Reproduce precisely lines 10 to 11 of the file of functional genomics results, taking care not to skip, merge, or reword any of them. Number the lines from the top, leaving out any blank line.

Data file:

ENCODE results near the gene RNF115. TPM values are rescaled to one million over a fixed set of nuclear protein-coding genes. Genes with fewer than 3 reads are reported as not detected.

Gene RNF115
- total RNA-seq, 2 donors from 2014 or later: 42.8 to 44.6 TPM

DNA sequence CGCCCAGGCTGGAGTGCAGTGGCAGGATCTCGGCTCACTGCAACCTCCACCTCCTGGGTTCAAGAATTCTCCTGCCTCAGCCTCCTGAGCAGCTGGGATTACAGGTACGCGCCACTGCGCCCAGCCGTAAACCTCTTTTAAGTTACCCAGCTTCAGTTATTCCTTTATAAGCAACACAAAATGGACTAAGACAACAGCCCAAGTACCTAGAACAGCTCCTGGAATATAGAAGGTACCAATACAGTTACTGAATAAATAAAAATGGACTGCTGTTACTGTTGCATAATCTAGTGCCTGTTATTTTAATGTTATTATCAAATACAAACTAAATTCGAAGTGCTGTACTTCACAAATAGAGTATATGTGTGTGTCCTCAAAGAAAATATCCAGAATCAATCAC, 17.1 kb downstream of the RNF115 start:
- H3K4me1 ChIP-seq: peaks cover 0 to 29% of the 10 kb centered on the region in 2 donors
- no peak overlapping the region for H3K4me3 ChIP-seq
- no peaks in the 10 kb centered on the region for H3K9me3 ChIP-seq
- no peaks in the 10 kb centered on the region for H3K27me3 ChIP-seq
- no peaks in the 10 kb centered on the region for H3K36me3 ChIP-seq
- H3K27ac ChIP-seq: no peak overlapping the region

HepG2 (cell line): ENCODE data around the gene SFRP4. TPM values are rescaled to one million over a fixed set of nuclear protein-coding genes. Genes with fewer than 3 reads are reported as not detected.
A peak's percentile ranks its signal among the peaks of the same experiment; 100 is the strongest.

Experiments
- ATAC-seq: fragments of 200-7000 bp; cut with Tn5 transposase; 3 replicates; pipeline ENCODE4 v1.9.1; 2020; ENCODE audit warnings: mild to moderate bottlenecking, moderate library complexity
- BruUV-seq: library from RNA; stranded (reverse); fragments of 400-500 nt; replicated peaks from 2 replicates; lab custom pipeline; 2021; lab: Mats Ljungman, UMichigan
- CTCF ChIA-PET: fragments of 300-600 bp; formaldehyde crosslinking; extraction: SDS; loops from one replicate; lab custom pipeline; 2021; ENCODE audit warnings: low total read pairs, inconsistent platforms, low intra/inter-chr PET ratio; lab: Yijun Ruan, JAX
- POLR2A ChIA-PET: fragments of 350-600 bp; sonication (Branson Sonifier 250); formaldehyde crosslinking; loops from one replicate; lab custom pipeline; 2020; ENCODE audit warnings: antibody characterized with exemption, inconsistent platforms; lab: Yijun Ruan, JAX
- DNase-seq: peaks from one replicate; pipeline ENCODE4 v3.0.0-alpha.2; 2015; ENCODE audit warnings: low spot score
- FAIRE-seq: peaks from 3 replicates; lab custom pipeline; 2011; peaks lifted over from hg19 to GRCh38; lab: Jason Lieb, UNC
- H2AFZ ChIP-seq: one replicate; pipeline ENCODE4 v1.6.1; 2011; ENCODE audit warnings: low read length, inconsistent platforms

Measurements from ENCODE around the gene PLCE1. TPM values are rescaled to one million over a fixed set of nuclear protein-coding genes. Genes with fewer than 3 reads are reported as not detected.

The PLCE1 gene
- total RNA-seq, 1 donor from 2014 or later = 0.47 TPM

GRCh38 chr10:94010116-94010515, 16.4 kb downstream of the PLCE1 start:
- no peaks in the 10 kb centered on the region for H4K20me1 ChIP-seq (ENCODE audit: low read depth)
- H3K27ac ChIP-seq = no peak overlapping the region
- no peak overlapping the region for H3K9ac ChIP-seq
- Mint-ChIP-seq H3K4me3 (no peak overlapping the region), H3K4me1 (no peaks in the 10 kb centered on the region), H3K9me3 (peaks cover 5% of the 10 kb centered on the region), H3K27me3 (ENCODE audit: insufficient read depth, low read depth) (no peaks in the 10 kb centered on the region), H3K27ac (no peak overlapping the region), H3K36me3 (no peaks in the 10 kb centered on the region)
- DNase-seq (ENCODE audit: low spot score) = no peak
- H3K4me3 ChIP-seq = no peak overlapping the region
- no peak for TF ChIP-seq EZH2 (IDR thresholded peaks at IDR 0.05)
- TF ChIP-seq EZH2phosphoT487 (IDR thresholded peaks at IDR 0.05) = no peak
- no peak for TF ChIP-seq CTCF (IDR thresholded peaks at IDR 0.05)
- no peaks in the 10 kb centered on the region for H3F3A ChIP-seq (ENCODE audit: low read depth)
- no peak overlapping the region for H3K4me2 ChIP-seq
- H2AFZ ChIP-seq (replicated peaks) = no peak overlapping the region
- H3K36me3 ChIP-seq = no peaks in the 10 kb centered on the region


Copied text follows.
- H3K27ac ChIP-seq: no peak overlapping the region

HepG2 (cell line): ENCODE data around the gene SFRP4. TPM values are rescaled to one million over a fixed set of nuclear protein-coding genes. Genes with fewer than 3 reads are reported as not detected.